With the exception of non-melanoma skin cancer, breast cancer is the most frequently diagnosed malignant disease among women, with the majority of mortality being attributable to metastatic disease. Thus, even with improved early screening and more targeted treatments which may enable better detection and control of early disease progression, metastatic disease remains a significant problem. While targeted therapies exist for breast cancer patients with particular subtypes of the disease (Her2+ and ER/PR+), even in these subtypes the therapies are often not efficacious once the patient’s tumor metastasizes. Increases in stemness or epithelial-to-mesenchymal transition (EMT) in primary breast cancer cells lead to enhanced plasticity, enabling tumor progression, therapeutic resistance, and distant metastatic spread. Numerous signaling pathways, including MAPK, PI3K, STAT3, Wnt, Hedgehog, and Notch, amongst others, play a critical role in maintaining cell plasticity in breast cancer. Understanding the cellular and molecular mechanisms that regulate breast cancer cell plasticity is essential for understanding the biology of breast cancer progression and for developing novel and more effective therapeutic strategies for targeting metastatic disease. In this review we summarize relevant literature on mechanisms associated with breast cancer plasticity, tumor progression, and drug resistance.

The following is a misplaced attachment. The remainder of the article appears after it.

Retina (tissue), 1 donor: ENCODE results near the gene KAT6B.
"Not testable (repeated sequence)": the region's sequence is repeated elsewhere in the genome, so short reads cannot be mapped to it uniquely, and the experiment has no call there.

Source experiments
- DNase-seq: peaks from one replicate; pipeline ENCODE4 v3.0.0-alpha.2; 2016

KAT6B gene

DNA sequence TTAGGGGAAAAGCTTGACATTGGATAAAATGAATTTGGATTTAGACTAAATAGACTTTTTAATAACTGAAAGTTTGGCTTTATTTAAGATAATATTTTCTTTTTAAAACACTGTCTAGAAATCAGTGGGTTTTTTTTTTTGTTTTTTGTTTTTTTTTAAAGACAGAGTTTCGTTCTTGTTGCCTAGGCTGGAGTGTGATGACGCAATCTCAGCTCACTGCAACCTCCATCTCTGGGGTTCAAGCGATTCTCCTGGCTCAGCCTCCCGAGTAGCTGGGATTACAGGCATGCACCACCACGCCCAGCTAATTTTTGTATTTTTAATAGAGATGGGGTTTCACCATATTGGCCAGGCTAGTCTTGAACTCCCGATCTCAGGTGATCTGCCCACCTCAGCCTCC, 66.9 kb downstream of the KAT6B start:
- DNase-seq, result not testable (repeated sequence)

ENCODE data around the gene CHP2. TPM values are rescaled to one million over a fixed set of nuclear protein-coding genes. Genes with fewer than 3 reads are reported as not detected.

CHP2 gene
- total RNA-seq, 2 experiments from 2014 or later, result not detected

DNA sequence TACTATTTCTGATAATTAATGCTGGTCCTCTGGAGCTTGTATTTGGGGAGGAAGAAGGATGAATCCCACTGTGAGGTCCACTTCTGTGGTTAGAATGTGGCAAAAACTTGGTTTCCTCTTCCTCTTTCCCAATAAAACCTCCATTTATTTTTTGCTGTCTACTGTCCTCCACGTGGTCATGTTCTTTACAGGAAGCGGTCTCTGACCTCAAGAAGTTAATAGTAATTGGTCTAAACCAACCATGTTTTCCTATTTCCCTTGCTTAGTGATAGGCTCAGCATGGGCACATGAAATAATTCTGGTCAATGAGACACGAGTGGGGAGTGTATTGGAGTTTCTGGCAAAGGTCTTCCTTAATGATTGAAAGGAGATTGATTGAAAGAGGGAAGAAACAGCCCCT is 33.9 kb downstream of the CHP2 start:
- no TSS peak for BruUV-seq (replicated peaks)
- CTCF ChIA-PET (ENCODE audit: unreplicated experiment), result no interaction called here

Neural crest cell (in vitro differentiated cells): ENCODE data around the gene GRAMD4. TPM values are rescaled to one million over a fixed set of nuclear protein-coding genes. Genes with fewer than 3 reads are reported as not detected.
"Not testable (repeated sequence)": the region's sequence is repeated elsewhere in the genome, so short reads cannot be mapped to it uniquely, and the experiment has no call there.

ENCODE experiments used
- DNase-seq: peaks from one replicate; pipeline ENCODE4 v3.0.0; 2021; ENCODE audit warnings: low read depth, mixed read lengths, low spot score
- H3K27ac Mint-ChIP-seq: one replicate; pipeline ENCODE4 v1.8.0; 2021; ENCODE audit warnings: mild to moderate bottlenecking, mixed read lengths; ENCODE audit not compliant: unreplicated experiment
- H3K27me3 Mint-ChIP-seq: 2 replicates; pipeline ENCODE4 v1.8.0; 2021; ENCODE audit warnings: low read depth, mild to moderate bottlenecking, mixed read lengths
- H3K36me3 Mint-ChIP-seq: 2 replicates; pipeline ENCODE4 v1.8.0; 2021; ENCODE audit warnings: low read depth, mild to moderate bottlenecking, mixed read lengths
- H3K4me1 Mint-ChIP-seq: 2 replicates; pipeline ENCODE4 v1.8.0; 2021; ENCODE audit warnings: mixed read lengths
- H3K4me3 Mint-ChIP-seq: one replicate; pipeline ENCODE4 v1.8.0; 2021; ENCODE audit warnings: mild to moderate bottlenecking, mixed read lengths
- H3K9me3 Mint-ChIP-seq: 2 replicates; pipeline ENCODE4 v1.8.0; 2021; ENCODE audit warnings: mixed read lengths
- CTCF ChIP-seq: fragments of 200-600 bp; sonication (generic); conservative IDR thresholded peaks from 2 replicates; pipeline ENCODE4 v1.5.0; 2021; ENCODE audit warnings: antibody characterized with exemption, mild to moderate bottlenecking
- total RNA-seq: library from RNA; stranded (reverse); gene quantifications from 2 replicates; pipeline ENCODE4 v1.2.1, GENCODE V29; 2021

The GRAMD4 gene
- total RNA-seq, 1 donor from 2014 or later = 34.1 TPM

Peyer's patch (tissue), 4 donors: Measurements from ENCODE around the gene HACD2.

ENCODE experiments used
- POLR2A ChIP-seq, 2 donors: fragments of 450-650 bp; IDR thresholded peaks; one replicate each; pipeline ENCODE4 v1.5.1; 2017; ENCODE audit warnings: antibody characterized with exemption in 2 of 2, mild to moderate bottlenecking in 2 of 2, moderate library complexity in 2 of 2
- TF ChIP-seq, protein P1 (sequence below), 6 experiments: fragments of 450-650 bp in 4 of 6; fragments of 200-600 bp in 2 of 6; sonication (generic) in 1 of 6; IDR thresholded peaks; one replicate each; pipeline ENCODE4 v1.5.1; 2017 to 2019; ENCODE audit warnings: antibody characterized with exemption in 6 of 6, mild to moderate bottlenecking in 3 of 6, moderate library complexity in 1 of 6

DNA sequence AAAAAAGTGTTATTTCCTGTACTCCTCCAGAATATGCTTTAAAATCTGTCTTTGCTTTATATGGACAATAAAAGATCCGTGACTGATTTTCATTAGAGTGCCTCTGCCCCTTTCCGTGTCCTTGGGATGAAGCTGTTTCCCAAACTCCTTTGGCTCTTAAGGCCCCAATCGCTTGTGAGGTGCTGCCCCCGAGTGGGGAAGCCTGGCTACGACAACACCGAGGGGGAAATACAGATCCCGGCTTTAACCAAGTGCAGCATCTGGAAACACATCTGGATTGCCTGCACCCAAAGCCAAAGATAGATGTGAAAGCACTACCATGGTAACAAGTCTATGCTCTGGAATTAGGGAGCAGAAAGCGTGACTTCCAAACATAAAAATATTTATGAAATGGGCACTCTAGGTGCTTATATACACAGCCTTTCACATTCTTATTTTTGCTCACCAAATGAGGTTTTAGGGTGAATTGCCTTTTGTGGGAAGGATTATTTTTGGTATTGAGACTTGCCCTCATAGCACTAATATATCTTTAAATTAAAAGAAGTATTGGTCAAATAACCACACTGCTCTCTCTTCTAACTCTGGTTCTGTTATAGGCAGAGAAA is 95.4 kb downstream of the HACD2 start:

Copyright © 2020 Kong, Hughes and Ford.